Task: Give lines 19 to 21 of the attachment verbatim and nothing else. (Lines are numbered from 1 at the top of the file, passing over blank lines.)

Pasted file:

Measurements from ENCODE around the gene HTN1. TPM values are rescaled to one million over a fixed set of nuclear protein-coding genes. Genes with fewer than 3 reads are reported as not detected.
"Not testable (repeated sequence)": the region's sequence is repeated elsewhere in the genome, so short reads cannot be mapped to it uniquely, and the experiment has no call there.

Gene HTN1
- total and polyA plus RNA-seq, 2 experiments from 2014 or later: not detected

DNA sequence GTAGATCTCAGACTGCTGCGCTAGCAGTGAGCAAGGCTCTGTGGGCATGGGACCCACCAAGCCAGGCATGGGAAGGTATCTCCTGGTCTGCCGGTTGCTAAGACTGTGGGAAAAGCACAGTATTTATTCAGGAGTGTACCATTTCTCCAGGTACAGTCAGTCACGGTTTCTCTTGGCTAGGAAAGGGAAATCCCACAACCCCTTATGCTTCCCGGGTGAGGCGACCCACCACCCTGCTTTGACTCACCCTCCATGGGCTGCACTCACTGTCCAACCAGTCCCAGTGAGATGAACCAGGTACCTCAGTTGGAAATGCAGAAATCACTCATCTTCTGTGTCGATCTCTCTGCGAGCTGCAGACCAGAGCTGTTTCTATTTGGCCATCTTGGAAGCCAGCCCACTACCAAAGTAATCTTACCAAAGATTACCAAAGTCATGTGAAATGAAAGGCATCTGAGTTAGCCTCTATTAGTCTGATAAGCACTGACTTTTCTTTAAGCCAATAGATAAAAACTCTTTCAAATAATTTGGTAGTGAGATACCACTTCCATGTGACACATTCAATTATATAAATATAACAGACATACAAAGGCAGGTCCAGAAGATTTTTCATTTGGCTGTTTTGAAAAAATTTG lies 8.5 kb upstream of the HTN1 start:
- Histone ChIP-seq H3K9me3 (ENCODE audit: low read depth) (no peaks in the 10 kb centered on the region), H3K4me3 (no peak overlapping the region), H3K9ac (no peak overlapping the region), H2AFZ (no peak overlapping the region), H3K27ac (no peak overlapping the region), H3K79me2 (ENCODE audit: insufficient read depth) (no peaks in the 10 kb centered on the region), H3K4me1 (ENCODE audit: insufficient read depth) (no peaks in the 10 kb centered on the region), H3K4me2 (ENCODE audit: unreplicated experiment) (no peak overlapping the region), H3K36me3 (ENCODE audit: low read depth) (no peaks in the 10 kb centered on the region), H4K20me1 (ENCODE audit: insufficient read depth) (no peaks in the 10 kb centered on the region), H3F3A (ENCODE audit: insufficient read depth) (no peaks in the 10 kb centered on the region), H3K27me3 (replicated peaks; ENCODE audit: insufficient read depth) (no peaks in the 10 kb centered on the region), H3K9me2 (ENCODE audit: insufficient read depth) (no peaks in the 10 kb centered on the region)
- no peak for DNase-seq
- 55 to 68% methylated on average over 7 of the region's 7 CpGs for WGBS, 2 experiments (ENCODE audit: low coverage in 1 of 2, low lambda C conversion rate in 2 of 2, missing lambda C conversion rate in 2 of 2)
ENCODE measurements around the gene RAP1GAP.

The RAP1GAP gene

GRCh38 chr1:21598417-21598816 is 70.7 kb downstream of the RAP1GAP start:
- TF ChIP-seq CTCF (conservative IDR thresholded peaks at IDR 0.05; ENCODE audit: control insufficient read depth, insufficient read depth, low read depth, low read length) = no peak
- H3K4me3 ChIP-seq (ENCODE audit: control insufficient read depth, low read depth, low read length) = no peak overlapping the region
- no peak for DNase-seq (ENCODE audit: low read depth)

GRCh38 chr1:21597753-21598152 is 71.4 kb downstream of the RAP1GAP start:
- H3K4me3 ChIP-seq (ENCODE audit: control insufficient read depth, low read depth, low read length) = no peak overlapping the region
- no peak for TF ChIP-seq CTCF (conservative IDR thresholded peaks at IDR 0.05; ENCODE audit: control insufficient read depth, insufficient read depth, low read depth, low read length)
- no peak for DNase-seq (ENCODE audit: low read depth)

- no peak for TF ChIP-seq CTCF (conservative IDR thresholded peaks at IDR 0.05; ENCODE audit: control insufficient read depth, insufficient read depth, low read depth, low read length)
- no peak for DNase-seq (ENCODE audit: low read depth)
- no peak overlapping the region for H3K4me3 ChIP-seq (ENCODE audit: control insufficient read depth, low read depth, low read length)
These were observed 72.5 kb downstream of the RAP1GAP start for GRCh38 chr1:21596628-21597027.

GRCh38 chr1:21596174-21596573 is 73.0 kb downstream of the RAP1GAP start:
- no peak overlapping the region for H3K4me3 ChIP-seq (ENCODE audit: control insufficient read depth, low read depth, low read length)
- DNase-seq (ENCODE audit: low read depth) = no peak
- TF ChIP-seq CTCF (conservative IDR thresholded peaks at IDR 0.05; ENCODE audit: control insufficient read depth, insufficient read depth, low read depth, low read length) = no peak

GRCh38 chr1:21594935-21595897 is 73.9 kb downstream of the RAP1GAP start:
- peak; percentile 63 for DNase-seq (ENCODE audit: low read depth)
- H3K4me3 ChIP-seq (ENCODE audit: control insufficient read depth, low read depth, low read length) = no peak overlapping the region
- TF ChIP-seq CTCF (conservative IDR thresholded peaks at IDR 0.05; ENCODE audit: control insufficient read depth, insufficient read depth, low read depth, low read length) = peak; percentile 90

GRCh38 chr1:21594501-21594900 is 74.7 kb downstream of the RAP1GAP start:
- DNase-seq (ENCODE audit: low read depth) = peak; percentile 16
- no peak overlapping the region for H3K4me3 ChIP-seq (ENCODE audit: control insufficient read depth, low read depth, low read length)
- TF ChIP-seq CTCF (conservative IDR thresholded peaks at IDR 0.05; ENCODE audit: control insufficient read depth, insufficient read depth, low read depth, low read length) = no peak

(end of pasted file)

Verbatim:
- no peak for TF ChIP-seq CTCF (conservative IDR thresholded peaks at IDR 0.05; ENCODE audit: control insufficient read depth, insufficient read depth, low read depth, low read length)
- no peak for DNase-seq (ENCODE audit: low read depth)
- no peak overlapping the region for H3K4me3 ChIP-seq (ENCODE audit: control insufficient read depth, low read depth, low read length)